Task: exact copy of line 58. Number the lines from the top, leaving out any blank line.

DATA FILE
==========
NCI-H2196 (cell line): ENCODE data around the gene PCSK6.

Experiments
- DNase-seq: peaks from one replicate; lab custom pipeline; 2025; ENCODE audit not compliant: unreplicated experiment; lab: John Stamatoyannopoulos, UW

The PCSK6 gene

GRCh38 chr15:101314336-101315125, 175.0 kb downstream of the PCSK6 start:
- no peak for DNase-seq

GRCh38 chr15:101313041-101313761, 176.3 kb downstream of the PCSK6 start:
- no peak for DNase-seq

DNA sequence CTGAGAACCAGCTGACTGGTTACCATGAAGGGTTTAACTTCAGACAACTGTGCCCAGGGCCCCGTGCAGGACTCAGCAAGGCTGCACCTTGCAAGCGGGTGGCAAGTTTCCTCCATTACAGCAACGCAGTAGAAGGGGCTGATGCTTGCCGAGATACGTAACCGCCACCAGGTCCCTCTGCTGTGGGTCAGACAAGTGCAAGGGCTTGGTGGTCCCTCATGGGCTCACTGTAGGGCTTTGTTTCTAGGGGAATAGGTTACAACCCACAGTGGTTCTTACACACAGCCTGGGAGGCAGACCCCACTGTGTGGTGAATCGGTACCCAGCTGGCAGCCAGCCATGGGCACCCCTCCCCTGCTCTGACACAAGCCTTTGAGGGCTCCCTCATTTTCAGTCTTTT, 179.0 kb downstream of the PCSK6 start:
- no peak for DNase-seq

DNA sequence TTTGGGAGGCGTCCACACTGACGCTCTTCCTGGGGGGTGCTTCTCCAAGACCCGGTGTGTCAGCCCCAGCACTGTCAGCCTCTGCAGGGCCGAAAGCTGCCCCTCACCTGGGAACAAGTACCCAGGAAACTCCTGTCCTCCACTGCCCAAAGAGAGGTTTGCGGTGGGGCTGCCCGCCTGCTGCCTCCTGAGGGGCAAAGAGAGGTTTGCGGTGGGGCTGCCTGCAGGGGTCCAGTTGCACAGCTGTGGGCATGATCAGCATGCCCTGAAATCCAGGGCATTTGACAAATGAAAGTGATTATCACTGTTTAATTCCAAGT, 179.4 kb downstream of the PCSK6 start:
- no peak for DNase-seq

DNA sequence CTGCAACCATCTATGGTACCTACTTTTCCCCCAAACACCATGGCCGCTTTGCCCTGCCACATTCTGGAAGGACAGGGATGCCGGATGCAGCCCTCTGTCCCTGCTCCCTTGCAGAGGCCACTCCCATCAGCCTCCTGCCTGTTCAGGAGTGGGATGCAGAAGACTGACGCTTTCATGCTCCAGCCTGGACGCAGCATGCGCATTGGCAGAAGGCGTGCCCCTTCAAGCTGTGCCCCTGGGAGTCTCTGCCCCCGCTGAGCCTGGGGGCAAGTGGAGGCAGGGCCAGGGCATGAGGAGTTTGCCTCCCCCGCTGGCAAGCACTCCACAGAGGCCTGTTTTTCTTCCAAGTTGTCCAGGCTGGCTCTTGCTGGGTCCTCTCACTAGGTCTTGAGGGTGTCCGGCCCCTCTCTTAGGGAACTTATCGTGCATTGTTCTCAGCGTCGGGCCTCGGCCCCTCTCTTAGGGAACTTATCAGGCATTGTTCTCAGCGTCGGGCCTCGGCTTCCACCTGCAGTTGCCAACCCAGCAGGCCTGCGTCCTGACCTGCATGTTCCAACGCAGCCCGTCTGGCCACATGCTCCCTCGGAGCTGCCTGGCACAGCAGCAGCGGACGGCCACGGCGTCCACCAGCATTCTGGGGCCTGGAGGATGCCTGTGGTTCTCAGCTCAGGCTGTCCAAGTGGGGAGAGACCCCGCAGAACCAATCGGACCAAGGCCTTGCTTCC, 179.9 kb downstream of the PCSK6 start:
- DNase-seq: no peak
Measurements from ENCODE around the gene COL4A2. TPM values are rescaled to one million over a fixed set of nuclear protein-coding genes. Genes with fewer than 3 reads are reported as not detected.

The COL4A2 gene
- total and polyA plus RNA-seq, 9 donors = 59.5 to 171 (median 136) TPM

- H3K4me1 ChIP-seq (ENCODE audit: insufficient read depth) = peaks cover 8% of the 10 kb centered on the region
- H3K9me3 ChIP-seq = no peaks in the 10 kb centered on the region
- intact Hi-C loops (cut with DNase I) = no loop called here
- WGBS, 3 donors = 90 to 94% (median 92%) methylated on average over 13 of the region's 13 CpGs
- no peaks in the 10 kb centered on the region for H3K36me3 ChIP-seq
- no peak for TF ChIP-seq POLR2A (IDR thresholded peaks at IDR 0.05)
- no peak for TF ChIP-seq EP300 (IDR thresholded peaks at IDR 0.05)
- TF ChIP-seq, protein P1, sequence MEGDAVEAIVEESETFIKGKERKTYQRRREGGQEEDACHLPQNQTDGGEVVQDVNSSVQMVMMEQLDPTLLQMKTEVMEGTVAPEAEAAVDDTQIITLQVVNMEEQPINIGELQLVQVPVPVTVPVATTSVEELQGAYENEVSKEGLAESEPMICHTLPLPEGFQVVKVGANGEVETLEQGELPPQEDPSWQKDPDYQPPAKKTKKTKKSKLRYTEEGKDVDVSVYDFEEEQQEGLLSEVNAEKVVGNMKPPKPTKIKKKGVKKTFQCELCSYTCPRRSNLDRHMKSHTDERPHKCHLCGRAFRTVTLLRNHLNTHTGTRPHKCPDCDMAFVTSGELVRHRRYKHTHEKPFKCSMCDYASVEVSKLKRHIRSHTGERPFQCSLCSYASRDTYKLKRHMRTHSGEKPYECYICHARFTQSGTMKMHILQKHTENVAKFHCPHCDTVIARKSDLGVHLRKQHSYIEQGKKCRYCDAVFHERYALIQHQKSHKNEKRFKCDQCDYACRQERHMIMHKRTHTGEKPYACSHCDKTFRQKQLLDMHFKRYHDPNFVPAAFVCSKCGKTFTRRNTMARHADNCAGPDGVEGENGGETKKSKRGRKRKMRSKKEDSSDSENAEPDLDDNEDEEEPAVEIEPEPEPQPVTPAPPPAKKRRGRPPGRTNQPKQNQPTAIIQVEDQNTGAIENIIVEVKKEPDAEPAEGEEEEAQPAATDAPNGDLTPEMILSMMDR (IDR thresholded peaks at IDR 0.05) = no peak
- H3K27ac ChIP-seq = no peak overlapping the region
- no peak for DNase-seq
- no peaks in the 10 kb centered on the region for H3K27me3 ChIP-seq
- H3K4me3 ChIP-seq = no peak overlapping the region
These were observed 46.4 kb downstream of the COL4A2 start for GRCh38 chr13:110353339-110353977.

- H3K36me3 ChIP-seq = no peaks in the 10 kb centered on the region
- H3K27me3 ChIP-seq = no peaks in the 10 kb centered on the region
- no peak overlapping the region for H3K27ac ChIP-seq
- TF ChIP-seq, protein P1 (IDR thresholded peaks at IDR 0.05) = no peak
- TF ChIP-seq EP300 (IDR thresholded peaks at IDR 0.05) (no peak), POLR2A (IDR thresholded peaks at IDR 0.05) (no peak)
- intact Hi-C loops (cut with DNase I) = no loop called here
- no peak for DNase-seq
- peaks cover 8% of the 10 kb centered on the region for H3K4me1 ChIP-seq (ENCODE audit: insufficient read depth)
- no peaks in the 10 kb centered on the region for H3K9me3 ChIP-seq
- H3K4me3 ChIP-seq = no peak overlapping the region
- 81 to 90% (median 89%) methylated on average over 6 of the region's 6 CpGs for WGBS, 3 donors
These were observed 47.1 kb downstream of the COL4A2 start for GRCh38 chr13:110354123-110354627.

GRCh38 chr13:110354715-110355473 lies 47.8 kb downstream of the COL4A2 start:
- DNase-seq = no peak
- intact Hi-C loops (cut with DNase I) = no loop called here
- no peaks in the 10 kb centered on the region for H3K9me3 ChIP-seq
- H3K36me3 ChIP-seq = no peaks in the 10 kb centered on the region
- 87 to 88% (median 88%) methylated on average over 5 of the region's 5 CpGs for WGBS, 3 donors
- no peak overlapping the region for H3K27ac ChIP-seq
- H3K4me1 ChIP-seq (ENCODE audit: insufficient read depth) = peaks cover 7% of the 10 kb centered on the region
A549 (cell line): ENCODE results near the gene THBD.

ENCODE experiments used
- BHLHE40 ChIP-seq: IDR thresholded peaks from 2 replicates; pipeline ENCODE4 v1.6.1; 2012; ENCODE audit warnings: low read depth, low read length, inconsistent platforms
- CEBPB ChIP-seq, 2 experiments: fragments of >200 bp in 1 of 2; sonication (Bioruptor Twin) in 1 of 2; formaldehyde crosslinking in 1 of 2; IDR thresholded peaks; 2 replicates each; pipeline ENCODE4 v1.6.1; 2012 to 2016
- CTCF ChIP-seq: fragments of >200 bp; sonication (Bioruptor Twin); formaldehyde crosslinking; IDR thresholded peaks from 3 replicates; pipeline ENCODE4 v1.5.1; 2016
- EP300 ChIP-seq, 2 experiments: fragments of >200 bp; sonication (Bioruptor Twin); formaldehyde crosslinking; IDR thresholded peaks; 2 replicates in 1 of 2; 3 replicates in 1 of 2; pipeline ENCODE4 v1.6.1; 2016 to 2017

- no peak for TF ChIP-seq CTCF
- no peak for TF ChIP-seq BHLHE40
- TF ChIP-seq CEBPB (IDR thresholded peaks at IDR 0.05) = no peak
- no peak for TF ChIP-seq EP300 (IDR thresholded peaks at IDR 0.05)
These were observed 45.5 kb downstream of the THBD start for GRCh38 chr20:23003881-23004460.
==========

- no peak for TF ChIP-seq BHLHE40